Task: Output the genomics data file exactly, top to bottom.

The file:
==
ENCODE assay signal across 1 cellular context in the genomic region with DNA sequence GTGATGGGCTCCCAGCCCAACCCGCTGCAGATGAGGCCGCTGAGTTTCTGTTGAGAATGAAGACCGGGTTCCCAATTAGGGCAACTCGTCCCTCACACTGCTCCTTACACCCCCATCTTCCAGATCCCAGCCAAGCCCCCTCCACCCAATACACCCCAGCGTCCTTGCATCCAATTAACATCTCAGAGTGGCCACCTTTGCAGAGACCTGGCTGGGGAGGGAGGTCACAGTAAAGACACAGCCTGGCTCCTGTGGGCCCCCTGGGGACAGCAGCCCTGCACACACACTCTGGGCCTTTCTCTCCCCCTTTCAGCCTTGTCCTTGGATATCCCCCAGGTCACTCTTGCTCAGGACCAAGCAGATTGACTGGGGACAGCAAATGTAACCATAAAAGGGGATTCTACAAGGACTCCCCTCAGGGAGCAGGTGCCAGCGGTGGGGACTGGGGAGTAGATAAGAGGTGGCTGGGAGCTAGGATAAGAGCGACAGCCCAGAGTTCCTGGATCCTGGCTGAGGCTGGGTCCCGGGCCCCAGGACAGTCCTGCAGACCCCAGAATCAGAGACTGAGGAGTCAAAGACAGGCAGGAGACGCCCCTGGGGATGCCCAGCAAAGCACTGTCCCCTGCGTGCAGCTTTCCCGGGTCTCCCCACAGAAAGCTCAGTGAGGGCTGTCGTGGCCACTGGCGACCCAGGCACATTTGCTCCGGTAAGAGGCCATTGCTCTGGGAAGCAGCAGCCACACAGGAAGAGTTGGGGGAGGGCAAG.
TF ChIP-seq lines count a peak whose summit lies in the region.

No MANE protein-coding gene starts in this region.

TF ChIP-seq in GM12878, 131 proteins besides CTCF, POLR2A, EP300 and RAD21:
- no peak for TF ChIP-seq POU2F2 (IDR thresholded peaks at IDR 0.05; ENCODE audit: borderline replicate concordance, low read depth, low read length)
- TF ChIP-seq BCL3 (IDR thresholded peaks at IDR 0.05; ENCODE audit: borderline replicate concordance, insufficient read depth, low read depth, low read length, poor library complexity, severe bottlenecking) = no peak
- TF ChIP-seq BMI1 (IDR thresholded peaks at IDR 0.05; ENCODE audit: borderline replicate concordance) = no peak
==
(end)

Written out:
ENCODE assay signal across 1 cellular context in the genomic region with DNA sequence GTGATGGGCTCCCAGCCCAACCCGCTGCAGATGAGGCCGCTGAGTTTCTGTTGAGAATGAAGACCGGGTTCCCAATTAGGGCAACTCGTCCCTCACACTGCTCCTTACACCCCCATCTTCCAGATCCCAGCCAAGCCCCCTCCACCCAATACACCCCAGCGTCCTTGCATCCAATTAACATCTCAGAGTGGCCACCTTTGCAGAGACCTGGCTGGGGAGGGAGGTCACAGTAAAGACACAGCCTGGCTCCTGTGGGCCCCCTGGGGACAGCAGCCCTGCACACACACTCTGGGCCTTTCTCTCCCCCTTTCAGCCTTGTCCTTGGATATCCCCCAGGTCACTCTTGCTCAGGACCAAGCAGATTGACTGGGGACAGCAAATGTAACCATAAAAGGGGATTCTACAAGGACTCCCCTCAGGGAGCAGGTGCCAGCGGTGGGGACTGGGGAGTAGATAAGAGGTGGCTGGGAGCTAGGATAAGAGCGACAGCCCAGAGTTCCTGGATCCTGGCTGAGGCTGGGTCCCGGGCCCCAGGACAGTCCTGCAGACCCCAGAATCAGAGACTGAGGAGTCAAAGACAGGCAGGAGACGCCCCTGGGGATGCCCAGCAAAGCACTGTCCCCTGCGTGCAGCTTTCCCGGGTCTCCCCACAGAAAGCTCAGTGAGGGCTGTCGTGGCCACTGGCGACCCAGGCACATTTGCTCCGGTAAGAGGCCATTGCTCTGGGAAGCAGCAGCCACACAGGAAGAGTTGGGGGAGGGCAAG.
TF ChIP-seq lines count a peak whose summit lies in the region.

No MANE protein-coding gene starts in this region.

TF ChIP-seq in GM12878, 131 proteins besides CTCF, POLR2A, EP300 and RAD21:
- no peak for TF ChIP-seq POU2F2 (IDR thresholded peaks at IDR 0.05; ENCODE audit: borderline replicate concordance, low read depth, low read length)
- TF ChIP-seq BCL3 (IDR thresholded peaks at IDR 0.05; ENCODE audit: borderline replicate concordance, insufficient read depth, low read depth, low read length, poor library complexity, severe bottlenecking) = no peak
- TF ChIP-seq BMI1 (IDR thresholded peaks at IDR 0.05; ENCODE audit: borderline replicate concordance) = no peak